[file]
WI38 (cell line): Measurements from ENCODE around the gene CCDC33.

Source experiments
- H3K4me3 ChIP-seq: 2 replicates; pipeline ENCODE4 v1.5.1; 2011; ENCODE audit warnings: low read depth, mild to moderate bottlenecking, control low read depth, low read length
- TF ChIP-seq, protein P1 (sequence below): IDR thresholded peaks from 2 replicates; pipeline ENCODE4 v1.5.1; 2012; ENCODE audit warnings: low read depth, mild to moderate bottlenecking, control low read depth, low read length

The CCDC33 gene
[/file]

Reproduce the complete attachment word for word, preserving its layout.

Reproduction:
WI38 (cell line): Measurements from ENCODE around the gene CCDC33.

Source experiments
- H3K4me3 ChIP-seq: 2 replicates; pipeline ENCODE4 v1.5.1; 2011; ENCODE audit warnings: low read depth, mild to moderate bottlenecking, control low read depth, low read length
- TF ChIP-seq, protein P1 (sequence below): IDR thresholded peaks from 2 replicates; pipeline ENCODE4 v1.5.1; 2012; ENCODE audit warnings: low read depth, mild to moderate bottlenecking, control low read depth, low read length

The CCDC33 gene